Sorting out a ‘Rule of Life’

One of the recommendations in the Catechism of the Canadian 1962 Book of Common Prayer is the creation of a personal rule of life. I’ve not investigated previous editions to know if they include this instruction. Nevertheless, I imagine few Canadians since 1962, let alone Anglicans at large beforehand, have followed through with this recommendation.

It is something that I have attempted before. I blogged about one attempt, and was told in the comments that I needed a spiritual father, otherwise I’d just fail.

As I reflect on the recommendations for individuals in The Apostolic Tradition as well as the reminders of asceticism for all believers that run through David W. Fagerberg’s On Liturgical Asceticism, I find myself musing on what my own ‘asceticism’, or askesis — the Greek word for training — or disciplina would look like.

As I sort it out, dealing with the passion of gluttony is one concern of mine, remembering that gluttony is not just eating too much (as yesterday here in Canada we celebrated Thanksgiving) but eating the wrong food and at the wrong time.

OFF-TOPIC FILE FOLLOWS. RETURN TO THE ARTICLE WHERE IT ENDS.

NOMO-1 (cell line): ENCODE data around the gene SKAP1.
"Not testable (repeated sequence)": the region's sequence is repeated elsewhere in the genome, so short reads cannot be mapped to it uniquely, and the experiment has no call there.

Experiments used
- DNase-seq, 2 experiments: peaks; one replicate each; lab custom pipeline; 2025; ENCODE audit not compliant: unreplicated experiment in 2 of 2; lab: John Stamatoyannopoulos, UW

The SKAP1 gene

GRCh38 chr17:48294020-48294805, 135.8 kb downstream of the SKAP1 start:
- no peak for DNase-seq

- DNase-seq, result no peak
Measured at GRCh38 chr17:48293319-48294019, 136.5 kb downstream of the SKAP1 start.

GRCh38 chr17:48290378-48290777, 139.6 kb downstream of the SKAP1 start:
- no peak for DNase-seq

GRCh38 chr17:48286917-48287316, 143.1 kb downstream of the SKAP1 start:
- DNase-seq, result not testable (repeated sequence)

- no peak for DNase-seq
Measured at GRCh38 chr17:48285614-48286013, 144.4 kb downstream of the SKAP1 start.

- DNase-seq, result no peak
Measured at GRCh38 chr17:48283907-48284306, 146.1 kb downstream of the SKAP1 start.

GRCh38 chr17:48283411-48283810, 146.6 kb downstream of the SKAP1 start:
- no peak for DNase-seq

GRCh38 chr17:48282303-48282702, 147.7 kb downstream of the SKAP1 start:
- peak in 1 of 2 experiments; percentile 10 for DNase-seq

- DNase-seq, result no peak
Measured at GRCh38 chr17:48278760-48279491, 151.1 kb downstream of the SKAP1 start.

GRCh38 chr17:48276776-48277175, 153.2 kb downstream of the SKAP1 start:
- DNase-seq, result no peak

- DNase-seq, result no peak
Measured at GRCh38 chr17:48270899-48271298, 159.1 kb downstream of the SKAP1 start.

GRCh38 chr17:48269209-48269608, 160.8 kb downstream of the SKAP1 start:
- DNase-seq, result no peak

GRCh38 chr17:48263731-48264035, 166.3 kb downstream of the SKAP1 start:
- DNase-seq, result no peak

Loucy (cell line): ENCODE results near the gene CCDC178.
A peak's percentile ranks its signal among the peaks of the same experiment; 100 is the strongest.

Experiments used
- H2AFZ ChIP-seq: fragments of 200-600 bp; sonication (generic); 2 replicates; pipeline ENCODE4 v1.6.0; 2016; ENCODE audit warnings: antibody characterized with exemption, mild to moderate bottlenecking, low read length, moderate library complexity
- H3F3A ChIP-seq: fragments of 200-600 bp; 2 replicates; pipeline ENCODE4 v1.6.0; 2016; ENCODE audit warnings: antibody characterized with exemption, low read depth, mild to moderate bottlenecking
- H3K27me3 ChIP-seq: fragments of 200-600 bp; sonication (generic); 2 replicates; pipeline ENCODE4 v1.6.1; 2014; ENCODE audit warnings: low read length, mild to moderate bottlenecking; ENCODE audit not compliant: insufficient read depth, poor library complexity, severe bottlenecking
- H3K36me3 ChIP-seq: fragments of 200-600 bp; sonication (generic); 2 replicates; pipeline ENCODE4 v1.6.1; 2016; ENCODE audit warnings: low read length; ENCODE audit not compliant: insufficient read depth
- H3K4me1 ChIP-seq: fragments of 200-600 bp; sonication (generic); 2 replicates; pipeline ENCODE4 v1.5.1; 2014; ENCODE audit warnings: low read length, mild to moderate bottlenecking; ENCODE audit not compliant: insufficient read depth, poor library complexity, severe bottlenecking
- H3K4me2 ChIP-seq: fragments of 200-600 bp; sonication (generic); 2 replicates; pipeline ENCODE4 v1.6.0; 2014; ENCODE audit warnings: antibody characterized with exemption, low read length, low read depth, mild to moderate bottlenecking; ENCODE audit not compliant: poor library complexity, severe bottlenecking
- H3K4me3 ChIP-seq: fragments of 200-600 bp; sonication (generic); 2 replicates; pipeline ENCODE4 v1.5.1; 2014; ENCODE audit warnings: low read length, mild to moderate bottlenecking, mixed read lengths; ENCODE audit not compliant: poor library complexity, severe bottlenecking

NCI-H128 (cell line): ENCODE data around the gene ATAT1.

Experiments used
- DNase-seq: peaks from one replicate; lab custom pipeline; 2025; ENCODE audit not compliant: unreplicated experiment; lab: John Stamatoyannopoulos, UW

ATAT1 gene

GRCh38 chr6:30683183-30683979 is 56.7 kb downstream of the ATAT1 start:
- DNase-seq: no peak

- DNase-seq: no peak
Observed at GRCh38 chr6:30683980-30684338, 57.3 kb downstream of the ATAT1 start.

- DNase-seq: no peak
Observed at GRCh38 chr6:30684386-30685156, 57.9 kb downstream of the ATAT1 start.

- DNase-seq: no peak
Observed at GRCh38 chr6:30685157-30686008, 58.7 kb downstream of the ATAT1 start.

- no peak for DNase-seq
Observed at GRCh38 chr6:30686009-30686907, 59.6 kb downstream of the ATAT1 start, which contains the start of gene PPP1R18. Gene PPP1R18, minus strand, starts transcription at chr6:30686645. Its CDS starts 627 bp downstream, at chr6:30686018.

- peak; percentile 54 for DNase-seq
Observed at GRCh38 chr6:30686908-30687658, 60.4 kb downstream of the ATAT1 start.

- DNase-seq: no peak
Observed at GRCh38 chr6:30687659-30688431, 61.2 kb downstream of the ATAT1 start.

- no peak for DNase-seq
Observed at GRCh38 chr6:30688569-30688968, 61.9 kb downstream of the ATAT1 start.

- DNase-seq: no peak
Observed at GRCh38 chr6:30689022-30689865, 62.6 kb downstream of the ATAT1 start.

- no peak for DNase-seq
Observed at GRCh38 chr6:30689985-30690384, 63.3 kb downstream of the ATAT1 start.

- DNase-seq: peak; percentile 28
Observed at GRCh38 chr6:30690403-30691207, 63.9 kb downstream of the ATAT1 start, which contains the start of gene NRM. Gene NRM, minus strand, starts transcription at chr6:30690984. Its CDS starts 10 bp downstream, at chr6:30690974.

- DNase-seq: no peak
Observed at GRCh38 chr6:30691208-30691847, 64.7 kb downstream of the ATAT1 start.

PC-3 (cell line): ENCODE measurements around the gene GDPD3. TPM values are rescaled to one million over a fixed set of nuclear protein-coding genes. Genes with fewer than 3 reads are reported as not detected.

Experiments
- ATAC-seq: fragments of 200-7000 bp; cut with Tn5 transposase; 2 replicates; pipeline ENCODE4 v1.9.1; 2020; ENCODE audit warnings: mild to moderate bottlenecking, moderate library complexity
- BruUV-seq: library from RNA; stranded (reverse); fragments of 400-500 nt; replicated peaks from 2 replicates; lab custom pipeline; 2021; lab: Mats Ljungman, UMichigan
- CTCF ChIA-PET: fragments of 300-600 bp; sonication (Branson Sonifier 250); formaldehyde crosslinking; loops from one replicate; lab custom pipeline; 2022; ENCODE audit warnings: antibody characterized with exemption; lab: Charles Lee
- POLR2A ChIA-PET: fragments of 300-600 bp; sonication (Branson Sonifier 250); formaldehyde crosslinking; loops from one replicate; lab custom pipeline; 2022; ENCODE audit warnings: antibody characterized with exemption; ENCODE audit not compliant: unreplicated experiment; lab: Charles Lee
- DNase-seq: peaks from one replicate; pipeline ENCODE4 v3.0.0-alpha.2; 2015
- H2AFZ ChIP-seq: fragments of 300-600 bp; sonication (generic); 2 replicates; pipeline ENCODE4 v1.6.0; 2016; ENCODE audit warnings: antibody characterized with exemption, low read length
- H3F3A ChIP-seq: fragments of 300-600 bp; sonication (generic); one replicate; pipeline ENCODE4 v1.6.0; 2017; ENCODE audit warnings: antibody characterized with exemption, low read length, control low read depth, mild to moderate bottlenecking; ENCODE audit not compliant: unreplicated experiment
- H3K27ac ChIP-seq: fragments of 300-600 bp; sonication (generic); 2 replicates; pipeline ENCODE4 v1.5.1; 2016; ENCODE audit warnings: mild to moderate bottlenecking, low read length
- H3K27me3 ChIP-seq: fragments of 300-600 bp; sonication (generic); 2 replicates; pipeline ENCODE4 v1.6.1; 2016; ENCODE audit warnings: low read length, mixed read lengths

The other foundations must be prayer and Scripture-reading. I’ll post soon on the hours of prayer, I think. But I wonder if finding some way of praying at those times, as the ancient Christians and living monks do, might not be possible. Not a full-blown liturgy of the hours with set prayers, but times of prayer and remembrance, with maybe one or two offices proper mixed in?

What disciplines are you seeking to pursue in your own rule of life today?

2 thoughts on “Sorting out a ‘Rule of Life’

  1. Now there’s a good topic for a post.

    One of my current practices is to spend 2 hours a week in fellowship/conversation. This fights my natural tendency to isolate, and gives more opportunity to practice fellowship and love.

    Another practice that I’m doing on a trial basis is an end-of-day meditation on God’s love. I do this truly as I prepare to fall asleep — eyelids heavy, head on the pillow, all that. It’s a very simple one, keeping my mind on the verse “I have loved you with an everlasting love.” If it is brief as I drift off, I’m ok with that, figuring that securing our peace and rest is part of the point of God telling us that.

    Take care & God bless

    • Two hours a week in fellowship! I wouldn’t mind some more deep conversation in my spiritual life. This is a good idea.

      I also like the chosen meditation for the end of the day. Father Raphael says that praying the Jesus Prayer just before bed is a good idea!

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